"lend them money and you get a rabble instead of a thrifty working class"
Usually when governments nationalize an industry they have a plan. Now that
Hugo George Chavez Bush has nationalized the guarantor of all the mortgages and the reinsurer of all the insurers, what is he going to do with it?
For one thing, it is going to be a lot harder to get a mortgage. It will be like the old days, when you couldn't get a mortgage without a 25% down payment, guarantees from Dad, and a decent job where you didn't have to spend more than 30% of your income on your payments and property taxes. It helps if you are white and the bank manager's son is a school chum.
For another thing, unless there are some policy guidelines set, it is going to be a lot harder to build green. Way back in 1992 Daniel Akst wrote in Metropolis about the problems of building something different from the norm: " Almost everyone borrows to buy or build a home, and the size of the mortgage you can pry out of a lender depends heavily on the appraised value of the place, which is the bank's collateral, after all. I am here to attest that unusual houses, no matter how wonderful, appraise for less."
In the last decade, appraisals didn't matter that much; the banks were just selling the paper in CDOs to someone else. Now they will again; guess what will happen when you say you want to put in a $25,000 ground source heat pump instead of a $5,000 furnace, or insulate the walls to R-30 or build out of FSC timber. Only a small percentage of the population understand or care what this means, so you will never get their value out of an appraisal. Result: Innovation and green design requires cold, hard cash from rich purchasers. It's history for everyone else.
"bread, so you will never know hunger, salt so life will always have flavor, and a house"
But it doesn't have to be that way; The Government broke it and now it owns it. So what should the masters of a nationalized housing industry do? How can we promote green, efficient housing? Here are a few thoughts.
No more hurricane bait.
No more money to fund hurricane and tornado bait that the reinsurers have to pay for again and again. Build where it is safe and stable, don't build where it gets washed away. The pictures from Galveston are shocking, but when the city was washed away a hundred years ago, they rebuilt it on high ground at great expense, knowing this could happen again. Why were people allowed to build on an island that wasn't raised? Why were they able to get insurance? This hurricane was not a possibility, but a certainty. Now that the American government owns the reinsurer, are they going to pay out and let people build there again?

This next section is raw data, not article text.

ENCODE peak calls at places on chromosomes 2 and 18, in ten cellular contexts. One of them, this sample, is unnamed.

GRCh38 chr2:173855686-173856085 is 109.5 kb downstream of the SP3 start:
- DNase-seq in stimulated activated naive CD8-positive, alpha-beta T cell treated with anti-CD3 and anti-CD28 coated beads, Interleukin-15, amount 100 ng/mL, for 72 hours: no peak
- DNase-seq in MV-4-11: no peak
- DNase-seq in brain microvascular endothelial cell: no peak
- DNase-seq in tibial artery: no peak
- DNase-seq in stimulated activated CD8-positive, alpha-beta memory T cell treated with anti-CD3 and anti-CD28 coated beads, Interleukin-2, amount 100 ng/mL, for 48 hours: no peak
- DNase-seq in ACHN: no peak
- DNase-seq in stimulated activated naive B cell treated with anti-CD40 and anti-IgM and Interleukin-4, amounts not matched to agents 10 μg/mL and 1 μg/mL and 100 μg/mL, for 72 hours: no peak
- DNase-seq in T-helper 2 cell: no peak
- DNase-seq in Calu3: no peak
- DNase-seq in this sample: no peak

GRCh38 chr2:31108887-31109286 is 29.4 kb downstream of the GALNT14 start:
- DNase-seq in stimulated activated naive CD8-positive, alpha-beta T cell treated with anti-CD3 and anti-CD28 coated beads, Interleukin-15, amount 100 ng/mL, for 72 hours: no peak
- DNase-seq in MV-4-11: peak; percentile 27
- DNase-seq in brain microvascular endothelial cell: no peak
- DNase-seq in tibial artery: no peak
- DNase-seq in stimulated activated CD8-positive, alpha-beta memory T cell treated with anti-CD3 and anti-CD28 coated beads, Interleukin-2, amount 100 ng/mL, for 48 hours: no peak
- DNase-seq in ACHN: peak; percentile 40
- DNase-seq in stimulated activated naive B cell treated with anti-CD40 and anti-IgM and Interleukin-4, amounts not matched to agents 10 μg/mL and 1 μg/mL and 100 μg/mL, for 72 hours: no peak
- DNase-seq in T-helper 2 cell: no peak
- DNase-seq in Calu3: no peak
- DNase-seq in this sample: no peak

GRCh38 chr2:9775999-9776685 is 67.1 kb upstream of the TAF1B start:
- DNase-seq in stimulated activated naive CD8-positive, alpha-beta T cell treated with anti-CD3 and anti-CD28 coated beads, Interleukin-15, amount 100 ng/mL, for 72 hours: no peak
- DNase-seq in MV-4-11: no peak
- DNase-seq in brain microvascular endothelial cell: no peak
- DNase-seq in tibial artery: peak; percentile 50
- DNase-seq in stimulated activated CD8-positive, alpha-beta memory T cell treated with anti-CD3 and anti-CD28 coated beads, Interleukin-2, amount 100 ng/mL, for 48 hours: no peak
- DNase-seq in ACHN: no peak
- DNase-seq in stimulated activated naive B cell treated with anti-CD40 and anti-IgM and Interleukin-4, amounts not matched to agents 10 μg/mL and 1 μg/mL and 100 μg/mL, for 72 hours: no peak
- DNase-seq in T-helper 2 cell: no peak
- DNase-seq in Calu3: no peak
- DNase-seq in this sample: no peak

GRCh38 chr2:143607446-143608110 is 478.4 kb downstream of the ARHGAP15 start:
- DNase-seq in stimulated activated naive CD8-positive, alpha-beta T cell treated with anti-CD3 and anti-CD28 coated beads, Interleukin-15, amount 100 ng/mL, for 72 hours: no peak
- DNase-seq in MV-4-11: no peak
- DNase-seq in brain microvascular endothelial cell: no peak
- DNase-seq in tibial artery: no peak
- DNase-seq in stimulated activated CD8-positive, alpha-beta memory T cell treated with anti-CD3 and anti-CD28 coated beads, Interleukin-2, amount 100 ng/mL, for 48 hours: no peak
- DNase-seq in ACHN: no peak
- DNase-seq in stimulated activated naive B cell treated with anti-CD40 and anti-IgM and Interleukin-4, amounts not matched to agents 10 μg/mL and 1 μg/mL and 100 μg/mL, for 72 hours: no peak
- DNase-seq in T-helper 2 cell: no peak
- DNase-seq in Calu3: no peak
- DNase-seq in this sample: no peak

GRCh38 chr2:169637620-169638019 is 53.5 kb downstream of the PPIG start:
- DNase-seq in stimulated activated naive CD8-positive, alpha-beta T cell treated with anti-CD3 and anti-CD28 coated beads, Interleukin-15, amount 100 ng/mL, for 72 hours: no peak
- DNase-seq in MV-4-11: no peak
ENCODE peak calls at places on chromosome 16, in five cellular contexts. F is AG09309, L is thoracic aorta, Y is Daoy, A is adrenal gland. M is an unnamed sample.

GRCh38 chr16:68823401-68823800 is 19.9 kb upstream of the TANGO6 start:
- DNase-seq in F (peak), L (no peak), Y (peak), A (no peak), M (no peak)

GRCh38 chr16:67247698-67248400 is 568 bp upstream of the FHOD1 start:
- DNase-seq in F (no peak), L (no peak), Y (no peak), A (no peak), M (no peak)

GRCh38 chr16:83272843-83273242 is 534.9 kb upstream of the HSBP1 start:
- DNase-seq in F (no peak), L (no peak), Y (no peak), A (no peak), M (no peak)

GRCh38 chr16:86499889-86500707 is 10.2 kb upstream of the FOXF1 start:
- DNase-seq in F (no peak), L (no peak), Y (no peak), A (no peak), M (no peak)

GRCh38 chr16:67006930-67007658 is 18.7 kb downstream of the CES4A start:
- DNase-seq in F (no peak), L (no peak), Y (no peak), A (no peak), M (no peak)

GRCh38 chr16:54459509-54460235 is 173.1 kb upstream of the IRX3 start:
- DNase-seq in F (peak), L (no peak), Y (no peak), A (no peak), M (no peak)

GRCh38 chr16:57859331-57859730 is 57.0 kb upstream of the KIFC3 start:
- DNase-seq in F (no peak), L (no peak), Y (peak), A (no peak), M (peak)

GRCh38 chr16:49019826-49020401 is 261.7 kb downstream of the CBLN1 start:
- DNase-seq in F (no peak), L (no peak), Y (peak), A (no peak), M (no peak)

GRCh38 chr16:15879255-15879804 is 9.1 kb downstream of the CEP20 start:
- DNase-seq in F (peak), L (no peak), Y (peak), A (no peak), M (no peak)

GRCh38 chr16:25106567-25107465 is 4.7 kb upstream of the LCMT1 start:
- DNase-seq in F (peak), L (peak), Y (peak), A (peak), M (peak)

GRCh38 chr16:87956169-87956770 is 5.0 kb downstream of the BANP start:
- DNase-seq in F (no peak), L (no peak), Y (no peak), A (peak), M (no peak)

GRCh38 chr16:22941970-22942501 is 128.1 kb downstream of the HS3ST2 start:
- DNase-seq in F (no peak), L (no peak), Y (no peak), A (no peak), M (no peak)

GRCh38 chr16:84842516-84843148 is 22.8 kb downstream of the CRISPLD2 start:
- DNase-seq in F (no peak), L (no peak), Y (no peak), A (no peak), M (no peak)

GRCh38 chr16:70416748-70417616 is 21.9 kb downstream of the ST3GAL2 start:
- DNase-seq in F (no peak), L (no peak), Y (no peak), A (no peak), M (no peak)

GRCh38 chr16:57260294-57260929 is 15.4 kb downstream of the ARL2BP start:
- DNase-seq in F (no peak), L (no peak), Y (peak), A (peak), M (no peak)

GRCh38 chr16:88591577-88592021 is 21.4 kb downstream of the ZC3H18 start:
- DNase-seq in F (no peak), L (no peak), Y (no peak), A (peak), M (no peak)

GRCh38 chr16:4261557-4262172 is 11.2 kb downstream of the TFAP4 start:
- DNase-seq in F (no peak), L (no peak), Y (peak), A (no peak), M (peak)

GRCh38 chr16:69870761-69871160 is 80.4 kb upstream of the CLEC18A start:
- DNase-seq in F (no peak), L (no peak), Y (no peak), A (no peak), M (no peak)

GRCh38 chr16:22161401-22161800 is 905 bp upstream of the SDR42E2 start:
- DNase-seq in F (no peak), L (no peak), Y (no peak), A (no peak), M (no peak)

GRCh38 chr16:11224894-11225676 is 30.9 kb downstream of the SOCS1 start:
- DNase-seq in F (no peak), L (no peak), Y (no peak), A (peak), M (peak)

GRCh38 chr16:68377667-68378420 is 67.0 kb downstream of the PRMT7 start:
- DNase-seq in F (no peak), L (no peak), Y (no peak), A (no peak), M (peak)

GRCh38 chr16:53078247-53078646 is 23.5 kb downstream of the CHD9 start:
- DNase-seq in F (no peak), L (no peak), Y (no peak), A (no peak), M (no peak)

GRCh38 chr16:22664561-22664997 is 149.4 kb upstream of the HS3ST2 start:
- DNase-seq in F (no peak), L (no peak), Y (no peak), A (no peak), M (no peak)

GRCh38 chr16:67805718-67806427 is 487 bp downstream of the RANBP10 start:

No more McMansions
OK, you own the lenders and the guarantors. So no more low density suburban sprawl. No more McMansions. If the government is funding development then it can tell every builder that there is no more money without assessing the cost of externalities, that we are not paying for highways and sewage treatment plants to service greenfield land when there are thousands of houses sitting empty across America.
Use your new powers to fix what we've got.
48% of our energy is consumed by buildings. Now that the government owns the business, they can fix that, and demand efficiency. Since they are the lender, they can lend for renovation and rehabilitation, not new construction. If they can drop half a trillion on the banks and investment houses and 25 billion on the car makers, they can drop a few bucks on insulation and caulk.
Ration Carbon for New Construction
Change the building codes so that every housing unit that is built gets to emit a given amount of carbon, no matter how big it is. Through the energy crises of the 70's to today, energy efficiency standards kept going up, but the amount of energy used in a house went up faster because they just keep getting larger. The average post-war 1950's house was 983 square feet; by 1970 it was 1500 SF; last year it was 2350. Change our building codes to permit a specific amount of energy consumption, period. If you want to build a house twice as big as, say, the design consumption of a 2500 footer, you have to double the insulation in the walls or cover the roof with photovoltaics. If you want a six burner professional stove in your kitchen, add some more insulation still.
Don't fund unless it is green.
You control the industry now; if people have to live in smaller houses on narrower lots or God forbid in multi-storey walkup solar powered housing, you have the power to decide. If nobody can get a loan or insurance unless their house is net-zero energy and on a streetcar line, well, you can do that. Everyone else can pay cash.
"But Tom, your money isn't here, it's in Joe's house and Mrs. Smith's house. That's what banks do!"
Now that the housing industry is owned by the state, the state can set the standards, it can decide who gets a loan and who gets insurance. Let's use this opportunity to ensure that we do it right, that we fix what we have instead of mindlessly building more. Demand a plan from your politicians before you vote for them.